Dacia Maraini - Train to Budapest
It's 1956 and for some, the troubles of the Second World War have begun fading into memory. Europe has changed but life goes on, and so it is for Amara, the protagonist of Italian writer Dacia Maraini's novel, Train to Budapest (trans. Silvester Mazzarella). She is married, though estranged, and her career as a journalist has begun promisingly enough, even if she isn't quite being paid what she would like. She's settled in to her life, but there's a piece missing – Emanuele, a young Jewish boy she knew before the War, who disappeared into the camps and, probably, died there. She has his letters, written over a lengthy period of time in which he was moved first to a ghetto in Łódź, and then on to Dachau, but she doesn't know for certain if he still lives. Probably not, given the Nazi's treatment of Jews, but the question worries at her, itching in a way she can't seem to scratch while cloistered and safe in Italy.
Maraini's novel opens on a train waiting at the border between Austria and Czechoslovakia. Amara has left Italy, nominally on a reporting trip to write about the lives and conditions of people living in Central Europe. She has with her Emanuele's letters, talismans she keeps with her at all times, and it is now, fifteen years after they last saw one another, that she hopes to find him. These letters form the initial background of the story, serving to introduce Amara, Emanuele, and their shared affection. As children and teenagers they seemed destined to be together, but history separated them and, though Amara believes she still has feelings for Emanuele even now, her fondness has mostly been reduced to the ache of needing to see him, just once, even if all she can find is his grave.
Maraini takes us through Austria to Auschwitz, and into Hungary. Along the way Amara speaks with people who knew or might have known Emanuele, her journey paralleled with letters of Emanuele's own journey, taken years earlier, as his family was shuttled about while the Nazis cleansed the cities and towns of Jews. She meets Hans, a bored Hungarian who becomes interested in her quest but, we suspect, more interested in her; and Horvath, an old soldier who has travelled Europe collecting letters.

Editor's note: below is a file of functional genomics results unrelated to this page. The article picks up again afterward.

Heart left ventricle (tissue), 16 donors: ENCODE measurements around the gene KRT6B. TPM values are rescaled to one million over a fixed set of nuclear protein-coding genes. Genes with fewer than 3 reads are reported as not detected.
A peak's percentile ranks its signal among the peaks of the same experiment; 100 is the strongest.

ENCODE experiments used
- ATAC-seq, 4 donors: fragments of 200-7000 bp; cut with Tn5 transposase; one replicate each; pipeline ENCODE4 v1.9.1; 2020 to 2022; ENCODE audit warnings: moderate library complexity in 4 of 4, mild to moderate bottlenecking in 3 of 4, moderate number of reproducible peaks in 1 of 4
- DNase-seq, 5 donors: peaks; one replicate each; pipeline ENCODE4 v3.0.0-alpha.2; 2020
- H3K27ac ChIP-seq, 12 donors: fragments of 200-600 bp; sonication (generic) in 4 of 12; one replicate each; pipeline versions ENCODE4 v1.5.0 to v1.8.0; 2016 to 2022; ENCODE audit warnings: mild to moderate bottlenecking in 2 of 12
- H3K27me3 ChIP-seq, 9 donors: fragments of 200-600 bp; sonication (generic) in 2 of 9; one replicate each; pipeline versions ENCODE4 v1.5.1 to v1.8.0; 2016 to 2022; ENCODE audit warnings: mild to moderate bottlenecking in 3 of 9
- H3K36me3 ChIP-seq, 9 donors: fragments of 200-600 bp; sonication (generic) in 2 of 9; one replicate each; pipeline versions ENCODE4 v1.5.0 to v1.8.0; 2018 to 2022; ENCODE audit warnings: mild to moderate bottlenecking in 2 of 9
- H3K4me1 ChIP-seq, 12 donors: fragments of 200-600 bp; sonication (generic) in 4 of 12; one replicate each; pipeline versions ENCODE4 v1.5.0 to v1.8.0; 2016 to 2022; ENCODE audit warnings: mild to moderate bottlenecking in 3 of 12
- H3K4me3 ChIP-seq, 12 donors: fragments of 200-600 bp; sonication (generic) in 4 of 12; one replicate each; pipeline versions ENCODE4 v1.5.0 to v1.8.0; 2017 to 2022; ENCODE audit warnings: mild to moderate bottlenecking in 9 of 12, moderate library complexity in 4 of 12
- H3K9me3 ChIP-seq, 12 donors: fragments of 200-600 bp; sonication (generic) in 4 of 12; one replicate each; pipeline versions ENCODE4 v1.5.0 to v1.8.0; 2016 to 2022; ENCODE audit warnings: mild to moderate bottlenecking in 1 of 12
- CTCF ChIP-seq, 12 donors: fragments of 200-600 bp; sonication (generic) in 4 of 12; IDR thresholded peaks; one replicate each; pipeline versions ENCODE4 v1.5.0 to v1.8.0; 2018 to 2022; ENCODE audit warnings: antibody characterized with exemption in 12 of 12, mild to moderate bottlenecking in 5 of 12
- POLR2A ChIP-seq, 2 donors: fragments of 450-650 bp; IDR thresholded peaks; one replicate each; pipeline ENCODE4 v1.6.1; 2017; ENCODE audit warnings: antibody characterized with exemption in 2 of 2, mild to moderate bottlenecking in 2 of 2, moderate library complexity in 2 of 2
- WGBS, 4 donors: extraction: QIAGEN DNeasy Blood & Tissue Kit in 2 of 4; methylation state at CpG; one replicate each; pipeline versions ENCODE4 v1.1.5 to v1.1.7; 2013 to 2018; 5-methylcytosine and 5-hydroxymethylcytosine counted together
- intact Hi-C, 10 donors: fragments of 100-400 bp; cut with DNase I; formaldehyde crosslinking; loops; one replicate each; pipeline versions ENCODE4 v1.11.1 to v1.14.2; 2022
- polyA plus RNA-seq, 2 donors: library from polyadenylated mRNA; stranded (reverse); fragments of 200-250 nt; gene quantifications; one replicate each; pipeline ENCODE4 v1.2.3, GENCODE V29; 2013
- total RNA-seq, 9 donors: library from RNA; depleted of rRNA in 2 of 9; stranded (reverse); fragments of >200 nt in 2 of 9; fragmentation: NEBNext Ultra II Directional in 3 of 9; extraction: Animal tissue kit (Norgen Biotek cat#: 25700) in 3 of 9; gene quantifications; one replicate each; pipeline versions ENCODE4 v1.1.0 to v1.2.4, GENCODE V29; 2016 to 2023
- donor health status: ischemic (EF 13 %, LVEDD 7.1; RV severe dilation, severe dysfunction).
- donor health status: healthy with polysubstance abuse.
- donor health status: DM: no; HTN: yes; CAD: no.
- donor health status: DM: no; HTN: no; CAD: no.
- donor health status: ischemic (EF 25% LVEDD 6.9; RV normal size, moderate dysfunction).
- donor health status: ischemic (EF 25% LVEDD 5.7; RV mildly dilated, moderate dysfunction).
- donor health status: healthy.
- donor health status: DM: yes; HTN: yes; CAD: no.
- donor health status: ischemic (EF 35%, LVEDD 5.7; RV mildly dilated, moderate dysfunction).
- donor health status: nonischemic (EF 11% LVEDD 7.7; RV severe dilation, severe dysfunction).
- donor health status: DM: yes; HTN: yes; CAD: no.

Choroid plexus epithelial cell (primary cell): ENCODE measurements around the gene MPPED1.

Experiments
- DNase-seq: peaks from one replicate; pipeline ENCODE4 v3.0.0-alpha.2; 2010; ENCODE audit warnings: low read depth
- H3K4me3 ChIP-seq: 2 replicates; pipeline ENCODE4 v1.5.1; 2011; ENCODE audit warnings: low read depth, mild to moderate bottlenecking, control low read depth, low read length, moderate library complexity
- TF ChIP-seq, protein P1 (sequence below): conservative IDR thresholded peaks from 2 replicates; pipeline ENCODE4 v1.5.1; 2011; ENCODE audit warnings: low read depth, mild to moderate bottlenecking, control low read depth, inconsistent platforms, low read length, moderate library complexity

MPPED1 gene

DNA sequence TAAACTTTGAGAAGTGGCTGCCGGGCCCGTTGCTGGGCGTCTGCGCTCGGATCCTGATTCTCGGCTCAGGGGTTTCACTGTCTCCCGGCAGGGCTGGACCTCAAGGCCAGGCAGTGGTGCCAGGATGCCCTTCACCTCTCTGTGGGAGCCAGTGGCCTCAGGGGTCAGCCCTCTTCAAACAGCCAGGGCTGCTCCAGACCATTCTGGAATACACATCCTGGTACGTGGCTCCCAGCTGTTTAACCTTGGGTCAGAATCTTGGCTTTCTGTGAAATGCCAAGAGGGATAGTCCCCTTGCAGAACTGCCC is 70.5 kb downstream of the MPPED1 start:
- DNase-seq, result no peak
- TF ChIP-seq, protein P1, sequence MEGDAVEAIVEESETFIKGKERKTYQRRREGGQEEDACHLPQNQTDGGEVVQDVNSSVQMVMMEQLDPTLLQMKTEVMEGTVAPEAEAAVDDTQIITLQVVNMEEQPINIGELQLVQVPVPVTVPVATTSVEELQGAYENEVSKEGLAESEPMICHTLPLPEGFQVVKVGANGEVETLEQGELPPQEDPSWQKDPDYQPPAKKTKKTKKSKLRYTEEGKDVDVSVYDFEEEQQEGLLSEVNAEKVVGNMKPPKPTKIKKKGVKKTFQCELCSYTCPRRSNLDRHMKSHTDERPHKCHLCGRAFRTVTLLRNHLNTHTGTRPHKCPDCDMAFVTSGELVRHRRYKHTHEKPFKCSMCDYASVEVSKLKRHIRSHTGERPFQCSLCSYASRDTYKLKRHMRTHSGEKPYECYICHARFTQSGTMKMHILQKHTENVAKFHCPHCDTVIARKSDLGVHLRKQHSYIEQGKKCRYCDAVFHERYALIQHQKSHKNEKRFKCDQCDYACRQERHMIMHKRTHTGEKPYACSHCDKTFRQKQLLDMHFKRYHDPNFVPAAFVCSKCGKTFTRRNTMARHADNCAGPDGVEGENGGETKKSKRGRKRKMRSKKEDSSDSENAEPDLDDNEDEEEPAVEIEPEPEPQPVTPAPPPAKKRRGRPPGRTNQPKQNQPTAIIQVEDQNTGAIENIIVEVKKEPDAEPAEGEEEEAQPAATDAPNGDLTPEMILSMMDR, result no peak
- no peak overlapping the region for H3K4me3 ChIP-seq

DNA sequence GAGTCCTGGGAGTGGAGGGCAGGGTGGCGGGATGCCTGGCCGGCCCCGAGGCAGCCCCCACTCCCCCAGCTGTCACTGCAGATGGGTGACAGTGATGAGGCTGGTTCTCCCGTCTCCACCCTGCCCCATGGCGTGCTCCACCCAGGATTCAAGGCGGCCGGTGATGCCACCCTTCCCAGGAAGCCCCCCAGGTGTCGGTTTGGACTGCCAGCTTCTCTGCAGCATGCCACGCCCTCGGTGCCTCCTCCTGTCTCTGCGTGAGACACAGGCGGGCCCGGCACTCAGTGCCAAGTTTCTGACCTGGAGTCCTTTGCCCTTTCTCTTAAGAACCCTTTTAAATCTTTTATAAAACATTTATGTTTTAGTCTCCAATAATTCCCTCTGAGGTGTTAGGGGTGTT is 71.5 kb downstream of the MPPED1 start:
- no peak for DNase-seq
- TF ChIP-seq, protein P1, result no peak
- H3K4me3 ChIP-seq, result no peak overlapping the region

Hans comes early in the piece, but Horvath doesn't arrive until approximately two thirds of the way through the novel. Until the three are together the novel at times feels like it is spinning its wheels, adding stories which go nowhere and elaborating upon things that aren't really necessary. If the novel is about Amara's quest and the sense of lost history in Central Europe, why then does she detour back to Italy to visit her estranged, sick husband? Why does she visit her sick father? Why does her father die? Why does her husband die? Granted, in a person's life, one would of course visit sick relatives, and of course their deaths would heavily effect whatever business they were attending to, but this is a novel and not a person. A novel is constructed, and must conform to the structure it's author has set. Train to Budapest has a strong theme and a significant initial thrust (finding Emanuele), but it loses a lot of its impact thanks to this incessant travelling about to no good purpose, and listening to stories that go nowhere and add very little.
Maraini's best writing comes from her descriptions of actions and events. She has a talent for capturing the gathering energy of a large event, which is shown to its best effect during a nightmarish recreation of a group of Jews being gassed in Auschwitz, or the sudden outbreak of revolution in Hungary as the populace rises up against the brutal oppression of the Soviets.